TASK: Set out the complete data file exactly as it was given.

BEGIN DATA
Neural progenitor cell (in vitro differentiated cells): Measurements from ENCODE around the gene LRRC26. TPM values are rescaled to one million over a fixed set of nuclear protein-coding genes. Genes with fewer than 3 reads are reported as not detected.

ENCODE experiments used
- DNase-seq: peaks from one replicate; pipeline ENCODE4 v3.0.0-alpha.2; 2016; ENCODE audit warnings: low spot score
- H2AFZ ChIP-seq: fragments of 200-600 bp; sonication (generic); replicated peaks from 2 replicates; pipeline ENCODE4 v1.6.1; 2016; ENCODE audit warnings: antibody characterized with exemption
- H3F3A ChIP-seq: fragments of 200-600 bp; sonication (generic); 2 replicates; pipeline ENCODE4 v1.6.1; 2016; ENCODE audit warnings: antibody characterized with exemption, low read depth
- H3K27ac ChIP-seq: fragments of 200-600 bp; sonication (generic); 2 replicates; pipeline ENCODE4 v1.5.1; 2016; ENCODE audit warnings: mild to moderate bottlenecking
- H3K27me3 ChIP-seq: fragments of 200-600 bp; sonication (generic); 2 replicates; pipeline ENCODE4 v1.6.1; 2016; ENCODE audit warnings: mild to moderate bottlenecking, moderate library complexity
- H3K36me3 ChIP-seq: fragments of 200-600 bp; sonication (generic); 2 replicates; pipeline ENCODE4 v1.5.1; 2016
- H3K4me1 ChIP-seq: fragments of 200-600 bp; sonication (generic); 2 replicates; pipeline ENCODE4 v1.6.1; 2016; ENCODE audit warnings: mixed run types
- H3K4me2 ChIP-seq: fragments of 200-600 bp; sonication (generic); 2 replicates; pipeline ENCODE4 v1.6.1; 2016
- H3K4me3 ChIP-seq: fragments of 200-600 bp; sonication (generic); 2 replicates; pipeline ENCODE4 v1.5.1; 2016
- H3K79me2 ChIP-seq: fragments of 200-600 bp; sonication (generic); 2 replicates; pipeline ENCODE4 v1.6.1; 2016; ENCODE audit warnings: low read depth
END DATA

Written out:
Neural progenitor cell (in vitro differentiated cells): Measurements from ENCODE around the gene LRRC26. TPM values are rescaled to one million over a fixed set of nuclear protein-coding genes. Genes with fewer than 3 reads are reported as not detected.

ENCODE experiments used
- DNase-seq: peaks from one replicate; pipeline ENCODE4 v3.0.0-alpha.2; 2016; ENCODE audit warnings: low spot score
- H2AFZ ChIP-seq: fragments of 200-600 bp; sonication (generic); replicated peaks from 2 replicates; pipeline ENCODE4 v1.6.1; 2016; ENCODE audit warnings: antibody characterized with exemption
- H3F3A ChIP-seq: fragments of 200-600 bp; sonication (generic); 2 replicates; pipeline ENCODE4 v1.6.1; 2016; ENCODE audit warnings: antibody characterized with exemption, low read depth
- H3K27ac ChIP-seq: fragments of 200-600 bp; sonication (generic); 2 replicates; pipeline ENCODE4 v1.5.1; 2016; ENCODE audit warnings: mild to moderate bottlenecking
- H3K27me3 ChIP-seq: fragments of 200-600 bp; sonication (generic); 2 replicates; pipeline ENCODE4 v1.6.1; 2016; ENCODE audit warnings: mild to moderate bottlenecking, moderate library complexity
- H3K36me3 ChIP-seq: fragments of 200-600 bp; sonication (generic); 2 replicates; pipeline ENCODE4 v1.5.1; 2016
- H3K4me1 ChIP-seq: fragments of 200-600 bp; sonication (generic); 2 replicates; pipeline ENCODE4 v1.6.1; 2016; ENCODE audit warnings: mixed run types
- H3K4me2 ChIP-seq: fragments of 200-600 bp; sonication (generic); 2 replicates; pipeline ENCODE4 v1.6.1; 2016
- H3K4me3 ChIP-seq: fragments of 200-600 bp; sonication (generic); 2 replicates; pipeline ENCODE4 v1.5.1; 2016
- H3K79me2 ChIP-seq: fragments of 200-600 bp; sonication (generic); 2 replicates; pipeline ENCODE4 v1.6.1; 2016; ENCODE audit warnings: low read depth